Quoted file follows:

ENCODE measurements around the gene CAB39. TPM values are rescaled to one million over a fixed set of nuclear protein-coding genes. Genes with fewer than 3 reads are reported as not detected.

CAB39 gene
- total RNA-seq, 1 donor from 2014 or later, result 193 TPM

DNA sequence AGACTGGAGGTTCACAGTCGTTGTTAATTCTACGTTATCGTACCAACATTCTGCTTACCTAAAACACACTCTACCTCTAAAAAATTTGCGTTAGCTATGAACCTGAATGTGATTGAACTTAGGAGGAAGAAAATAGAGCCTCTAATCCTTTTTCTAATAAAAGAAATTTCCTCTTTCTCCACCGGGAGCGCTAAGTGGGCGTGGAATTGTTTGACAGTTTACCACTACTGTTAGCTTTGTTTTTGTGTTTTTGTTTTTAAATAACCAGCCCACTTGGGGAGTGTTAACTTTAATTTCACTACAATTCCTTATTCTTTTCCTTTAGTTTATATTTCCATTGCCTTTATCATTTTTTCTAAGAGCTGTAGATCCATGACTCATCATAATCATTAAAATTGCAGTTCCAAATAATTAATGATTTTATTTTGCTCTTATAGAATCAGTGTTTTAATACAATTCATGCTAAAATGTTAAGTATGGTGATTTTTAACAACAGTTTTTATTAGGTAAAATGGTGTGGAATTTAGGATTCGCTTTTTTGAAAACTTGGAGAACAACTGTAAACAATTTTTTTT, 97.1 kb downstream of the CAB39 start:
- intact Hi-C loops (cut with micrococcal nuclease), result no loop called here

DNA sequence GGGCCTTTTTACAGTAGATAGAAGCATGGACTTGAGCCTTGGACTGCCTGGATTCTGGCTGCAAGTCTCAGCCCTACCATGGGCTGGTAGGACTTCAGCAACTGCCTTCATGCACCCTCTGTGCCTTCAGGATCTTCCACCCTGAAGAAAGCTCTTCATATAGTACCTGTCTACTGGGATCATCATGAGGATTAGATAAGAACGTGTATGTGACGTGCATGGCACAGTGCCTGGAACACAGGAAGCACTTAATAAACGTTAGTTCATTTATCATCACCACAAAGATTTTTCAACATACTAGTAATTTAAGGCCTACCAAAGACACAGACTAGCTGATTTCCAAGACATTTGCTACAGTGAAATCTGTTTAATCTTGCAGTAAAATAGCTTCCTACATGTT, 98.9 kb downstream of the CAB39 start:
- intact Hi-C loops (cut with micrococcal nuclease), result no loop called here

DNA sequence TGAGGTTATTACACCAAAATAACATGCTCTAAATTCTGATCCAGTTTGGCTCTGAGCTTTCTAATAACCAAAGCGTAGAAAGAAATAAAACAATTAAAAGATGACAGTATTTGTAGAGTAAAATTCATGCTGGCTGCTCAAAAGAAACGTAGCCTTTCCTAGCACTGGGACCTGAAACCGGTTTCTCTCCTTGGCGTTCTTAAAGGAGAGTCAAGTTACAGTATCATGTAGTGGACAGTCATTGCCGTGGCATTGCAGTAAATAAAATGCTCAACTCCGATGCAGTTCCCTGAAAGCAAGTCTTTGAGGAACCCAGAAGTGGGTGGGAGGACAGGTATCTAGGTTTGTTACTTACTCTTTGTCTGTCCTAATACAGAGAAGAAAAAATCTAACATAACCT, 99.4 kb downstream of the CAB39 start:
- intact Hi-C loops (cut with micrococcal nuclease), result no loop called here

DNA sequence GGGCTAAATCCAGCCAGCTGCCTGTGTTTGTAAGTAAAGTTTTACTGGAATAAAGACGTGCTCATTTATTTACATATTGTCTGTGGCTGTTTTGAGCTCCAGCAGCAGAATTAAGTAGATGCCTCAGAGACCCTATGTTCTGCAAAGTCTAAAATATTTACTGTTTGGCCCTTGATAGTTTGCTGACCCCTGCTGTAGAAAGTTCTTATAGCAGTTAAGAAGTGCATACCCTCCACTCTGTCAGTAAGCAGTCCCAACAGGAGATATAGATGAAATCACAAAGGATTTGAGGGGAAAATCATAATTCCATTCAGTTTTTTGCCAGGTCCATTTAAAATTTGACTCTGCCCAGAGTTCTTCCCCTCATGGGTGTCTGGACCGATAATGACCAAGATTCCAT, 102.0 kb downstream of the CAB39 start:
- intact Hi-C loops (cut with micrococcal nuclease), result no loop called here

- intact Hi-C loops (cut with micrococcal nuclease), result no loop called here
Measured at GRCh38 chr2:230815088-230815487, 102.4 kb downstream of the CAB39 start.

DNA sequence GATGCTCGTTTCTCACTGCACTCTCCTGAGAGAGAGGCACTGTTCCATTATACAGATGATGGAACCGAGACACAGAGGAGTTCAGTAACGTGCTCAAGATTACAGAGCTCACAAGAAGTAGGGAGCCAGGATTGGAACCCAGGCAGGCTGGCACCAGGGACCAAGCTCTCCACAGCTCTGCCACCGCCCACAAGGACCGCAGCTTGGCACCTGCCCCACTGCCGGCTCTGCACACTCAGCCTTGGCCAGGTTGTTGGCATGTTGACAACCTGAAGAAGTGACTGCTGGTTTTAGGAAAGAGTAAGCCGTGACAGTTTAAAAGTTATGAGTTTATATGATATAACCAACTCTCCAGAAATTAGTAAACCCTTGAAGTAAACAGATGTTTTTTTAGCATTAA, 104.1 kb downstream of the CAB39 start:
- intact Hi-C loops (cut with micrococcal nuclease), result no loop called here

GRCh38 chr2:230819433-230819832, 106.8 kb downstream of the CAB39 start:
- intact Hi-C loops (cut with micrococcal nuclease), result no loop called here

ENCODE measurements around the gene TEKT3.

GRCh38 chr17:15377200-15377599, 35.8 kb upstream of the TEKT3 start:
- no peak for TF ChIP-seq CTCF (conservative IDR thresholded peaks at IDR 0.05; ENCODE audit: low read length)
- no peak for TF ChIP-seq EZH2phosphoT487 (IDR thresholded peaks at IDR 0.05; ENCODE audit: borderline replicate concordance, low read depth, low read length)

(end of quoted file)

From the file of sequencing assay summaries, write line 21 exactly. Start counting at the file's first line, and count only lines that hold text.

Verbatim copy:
- no peak for TF ChIP-seq EZH2phosphoT487 (IDR thresholded peaks at IDR 0.05; ENCODE audit: borderline replicate concordance, low read depth, low read length)